The breach occurred in the Lexington Park subdivision in the western section of the city. The detention pond was originally designed to handle storm runoff, and allow it to drain at a controlled rate. The pond is adjacent to The Cottages, another subdivision that runs alongside Fieldstown Road across from the Clemons Recreational Complex.
The extremely heavy rainfall Sunday night and Monday morning was more than a backup overflow pipe could handle, according to city inspector Robert Ryant. That resulted in water running through the breach and through a culvert under homes and streets in The Cottages, eventually flooding Fieldstown Road.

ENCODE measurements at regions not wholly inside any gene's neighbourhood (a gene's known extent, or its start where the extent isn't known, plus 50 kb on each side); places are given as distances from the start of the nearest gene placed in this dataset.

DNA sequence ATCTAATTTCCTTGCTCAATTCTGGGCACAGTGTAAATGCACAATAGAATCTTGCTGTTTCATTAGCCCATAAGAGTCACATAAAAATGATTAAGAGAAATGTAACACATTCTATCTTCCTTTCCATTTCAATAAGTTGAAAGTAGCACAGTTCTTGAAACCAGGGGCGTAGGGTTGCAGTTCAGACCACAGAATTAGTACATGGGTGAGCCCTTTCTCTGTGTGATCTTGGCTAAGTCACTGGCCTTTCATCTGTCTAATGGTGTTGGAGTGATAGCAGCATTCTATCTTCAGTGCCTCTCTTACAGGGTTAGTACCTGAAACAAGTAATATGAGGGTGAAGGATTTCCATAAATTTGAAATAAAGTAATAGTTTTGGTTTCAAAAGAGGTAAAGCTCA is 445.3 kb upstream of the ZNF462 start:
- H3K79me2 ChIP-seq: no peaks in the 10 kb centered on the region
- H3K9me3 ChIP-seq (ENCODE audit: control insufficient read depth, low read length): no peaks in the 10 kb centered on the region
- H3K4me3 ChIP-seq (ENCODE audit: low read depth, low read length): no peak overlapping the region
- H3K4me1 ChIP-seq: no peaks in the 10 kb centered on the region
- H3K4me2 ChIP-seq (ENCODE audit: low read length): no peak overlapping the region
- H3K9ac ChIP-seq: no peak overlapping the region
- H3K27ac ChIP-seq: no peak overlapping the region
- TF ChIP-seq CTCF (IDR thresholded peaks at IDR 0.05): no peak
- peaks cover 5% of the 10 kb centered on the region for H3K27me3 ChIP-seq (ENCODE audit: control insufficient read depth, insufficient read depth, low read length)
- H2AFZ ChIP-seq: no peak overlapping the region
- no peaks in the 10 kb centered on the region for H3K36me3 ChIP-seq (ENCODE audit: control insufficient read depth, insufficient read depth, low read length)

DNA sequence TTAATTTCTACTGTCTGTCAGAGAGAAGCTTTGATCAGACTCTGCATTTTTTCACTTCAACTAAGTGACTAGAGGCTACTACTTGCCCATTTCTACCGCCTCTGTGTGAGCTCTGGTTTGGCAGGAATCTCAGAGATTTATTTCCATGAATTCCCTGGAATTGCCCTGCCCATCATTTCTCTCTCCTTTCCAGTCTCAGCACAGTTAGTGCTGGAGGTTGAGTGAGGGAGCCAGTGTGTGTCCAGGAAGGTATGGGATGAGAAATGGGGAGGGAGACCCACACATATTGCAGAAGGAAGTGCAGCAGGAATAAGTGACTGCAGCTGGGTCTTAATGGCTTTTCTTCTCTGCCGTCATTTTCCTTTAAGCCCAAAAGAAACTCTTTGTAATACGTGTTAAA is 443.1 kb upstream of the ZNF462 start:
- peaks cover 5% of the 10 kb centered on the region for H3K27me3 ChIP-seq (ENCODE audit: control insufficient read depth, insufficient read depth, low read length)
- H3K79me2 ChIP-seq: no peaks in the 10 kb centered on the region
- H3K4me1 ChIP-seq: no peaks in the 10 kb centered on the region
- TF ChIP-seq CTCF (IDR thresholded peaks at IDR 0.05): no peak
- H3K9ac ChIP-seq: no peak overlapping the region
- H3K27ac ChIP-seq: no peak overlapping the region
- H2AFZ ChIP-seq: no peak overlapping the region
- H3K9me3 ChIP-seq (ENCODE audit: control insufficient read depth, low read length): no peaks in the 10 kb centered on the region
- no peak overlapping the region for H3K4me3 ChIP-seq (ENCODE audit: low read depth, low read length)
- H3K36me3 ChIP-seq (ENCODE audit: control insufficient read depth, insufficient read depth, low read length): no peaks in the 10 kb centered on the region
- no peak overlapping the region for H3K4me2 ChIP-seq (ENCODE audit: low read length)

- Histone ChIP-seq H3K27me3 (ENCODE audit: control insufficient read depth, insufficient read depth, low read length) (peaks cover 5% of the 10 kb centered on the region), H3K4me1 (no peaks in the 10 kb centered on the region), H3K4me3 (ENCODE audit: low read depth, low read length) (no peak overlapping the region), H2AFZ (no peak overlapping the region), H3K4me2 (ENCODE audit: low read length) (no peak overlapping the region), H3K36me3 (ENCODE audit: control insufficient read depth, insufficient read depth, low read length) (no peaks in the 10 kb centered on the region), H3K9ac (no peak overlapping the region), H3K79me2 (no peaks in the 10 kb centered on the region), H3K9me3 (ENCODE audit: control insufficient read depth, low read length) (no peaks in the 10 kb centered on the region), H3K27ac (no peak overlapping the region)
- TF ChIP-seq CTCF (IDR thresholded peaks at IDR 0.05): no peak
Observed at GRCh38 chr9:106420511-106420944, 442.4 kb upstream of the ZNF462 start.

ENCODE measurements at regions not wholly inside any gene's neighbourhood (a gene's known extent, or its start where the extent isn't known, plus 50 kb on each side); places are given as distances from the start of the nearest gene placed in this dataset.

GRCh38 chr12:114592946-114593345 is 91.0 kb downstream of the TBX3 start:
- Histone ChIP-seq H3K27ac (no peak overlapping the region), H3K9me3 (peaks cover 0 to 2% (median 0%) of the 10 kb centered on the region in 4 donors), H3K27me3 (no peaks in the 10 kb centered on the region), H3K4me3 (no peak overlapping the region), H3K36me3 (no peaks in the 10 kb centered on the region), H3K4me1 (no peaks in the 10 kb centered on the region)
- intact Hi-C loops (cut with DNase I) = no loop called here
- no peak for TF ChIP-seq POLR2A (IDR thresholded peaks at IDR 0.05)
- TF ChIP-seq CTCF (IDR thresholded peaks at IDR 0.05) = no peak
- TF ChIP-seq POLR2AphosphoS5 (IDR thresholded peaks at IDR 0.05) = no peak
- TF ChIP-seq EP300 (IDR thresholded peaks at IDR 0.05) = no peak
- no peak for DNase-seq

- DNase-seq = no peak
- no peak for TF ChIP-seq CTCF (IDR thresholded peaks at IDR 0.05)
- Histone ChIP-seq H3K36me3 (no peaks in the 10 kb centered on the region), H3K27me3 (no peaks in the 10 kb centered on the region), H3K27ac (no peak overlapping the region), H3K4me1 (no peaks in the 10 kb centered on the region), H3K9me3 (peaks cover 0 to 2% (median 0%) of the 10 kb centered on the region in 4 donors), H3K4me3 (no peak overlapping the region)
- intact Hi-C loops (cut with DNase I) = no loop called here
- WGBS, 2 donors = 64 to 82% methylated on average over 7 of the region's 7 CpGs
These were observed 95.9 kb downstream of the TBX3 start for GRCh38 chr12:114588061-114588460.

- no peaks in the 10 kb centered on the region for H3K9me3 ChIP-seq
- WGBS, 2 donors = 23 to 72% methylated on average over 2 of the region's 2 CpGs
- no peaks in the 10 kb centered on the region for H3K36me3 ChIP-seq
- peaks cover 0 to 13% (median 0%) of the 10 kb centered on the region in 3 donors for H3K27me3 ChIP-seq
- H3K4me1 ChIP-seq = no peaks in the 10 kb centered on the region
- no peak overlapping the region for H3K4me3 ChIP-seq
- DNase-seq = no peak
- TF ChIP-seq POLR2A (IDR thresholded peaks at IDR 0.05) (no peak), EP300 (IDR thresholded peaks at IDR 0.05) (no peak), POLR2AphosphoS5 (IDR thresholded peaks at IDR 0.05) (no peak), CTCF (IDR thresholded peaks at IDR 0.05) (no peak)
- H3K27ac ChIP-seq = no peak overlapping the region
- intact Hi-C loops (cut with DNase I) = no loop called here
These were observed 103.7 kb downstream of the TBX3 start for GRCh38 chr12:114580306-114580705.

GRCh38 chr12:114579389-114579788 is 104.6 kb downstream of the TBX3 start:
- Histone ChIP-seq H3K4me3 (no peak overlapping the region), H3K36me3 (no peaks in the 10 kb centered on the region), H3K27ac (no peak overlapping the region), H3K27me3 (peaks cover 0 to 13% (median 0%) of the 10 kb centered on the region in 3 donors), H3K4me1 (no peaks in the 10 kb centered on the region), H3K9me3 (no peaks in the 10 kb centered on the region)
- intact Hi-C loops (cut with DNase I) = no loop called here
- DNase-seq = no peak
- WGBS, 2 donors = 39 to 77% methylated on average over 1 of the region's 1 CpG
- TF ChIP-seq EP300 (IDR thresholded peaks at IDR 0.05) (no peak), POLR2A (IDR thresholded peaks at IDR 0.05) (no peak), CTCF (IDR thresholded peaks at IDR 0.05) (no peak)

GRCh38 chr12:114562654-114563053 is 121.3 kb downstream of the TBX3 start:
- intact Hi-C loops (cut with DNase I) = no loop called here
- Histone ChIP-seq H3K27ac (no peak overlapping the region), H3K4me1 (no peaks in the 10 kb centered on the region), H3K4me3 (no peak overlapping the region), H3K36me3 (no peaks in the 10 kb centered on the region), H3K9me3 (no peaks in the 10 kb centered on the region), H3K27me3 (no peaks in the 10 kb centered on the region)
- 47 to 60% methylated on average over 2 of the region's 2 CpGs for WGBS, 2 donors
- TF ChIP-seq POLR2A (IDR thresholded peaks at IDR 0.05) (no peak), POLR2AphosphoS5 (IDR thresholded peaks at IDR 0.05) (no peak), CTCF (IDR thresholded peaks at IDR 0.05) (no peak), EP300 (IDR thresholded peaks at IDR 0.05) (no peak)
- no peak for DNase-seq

“We had this same thing happen back in September,” Ryant said.
“When the water rises, it’s supposed to push the water up into the pipe like a siphon, and then gravity takes over,” Ryant said. “But it couldn’t handle all that [storm water] from Monday.”
At one point, Daniel Courington — the acting president of the homeowners' association — publicly accused Ryant of lying about calls to and from the association. Courington’s accusation brought a rebuke from Council President Stan Hogeland.